But while I believe many in my generation will spurn Evangelicalism, and Christianity in general, there is a silver lining. The same Pew poll asked millennials about their religious beliefs and practices, and in general the responses confirm what everyone’s been saying. Millennials are less likely to say religion is important in their lives, they are more likely to identity as a “none,” and they attend church and pray less than their elders. However, when comparisons are made between faithful millennials and faithful people of older generations, the data get more interesting. For example:

  • Protestant millennials are more likely to say their faith is the only path to eternal life. This holds true across Evangelical, mainline, and historically black churches.
  • Millennials show no statistical difference from their elders when asked whether they believe in life after death, Heaven, angels and demons, or miracles, and are slightly more likely to believe in Hell. Religiously-affiliated millennials tend to be slightly more likely to believe in these things than their older generations, while mainline Protestant millennials are significantly more likely. For example, while only 54% of mainline Protestants older than thirty believe in Hell, 70% of mainline millennials do.
  • Millennials are more likely to believe that houses of worship should express views on social and political issues, and are more likely to agree with the statement that “Government should do more to protect morality.” The gap is even greater among religious millennials, where 50% agree compared to 41% of religious people over 30.
  • Religiously-affiliated millennials are slightly more likely to believe abortion should be illegal in all or most cases than religiously-affiliated older generations.

They are some issues where religious millennials are less orthodox than their elders. Religiously-affiliated millennials are slightly more likely to say there is more than one way to interpret their religion. And needless to say, religious millennials are more accepting of homosexuality (although the wording of the question makes in uncertain whether they are affirming homosexuals as people or homosexual acts). But in general, religiously-affiliated millennials appear to be stronger in their faith in many important ways.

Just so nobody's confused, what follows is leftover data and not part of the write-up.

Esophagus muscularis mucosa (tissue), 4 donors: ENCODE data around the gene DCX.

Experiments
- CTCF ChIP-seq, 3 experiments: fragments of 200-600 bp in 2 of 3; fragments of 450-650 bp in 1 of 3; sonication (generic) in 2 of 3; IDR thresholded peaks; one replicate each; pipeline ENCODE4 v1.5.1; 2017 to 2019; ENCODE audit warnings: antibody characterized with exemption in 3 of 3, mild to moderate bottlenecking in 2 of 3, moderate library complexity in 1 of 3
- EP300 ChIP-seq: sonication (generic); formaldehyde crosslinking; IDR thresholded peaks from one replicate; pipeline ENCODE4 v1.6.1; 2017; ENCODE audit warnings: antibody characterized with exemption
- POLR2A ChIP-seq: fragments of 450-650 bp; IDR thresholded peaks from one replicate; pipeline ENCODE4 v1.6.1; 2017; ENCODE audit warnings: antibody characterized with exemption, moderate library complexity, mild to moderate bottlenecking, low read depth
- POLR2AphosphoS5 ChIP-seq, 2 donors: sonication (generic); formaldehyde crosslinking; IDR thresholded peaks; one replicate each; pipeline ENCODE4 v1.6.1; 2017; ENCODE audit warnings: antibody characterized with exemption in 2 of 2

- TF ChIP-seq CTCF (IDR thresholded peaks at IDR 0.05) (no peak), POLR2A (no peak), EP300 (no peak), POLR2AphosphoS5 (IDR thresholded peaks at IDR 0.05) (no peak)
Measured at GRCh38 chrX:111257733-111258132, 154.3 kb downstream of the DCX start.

It isn’t hard to see why this is the case. Older generations grew up in an America where there was strong social pressure to attend and remain in a church. There are millions of religiously-affiliated Americans who are nominally Christian, but are basically apathetic to the faith. But millennials are growing up in an age where there is a strong cultural bias against organized religion and Evangelicals in particular. Those who in the past would have chosen Evangelicalism for shallow social reasons simply don’t.

I wasn’t reading Philippians 2 on a whim but during a newcomers’ dinner at my church. There was about a dozen of us, eating together, praying together, and reading Scripture together. And every single one of the newcomers to our church were millennials. In true millennial fashion, most of us were reading the verses from our smart phones.

Like millions of young people across America, we were devoted to fulfilling Paul’s command, to becoming shining examples of light in a false generation. Yes, there will always be those who reject this message for a myriad of personal reasons. But it has never been the role of Christians to compromise their values or water down the Gospel.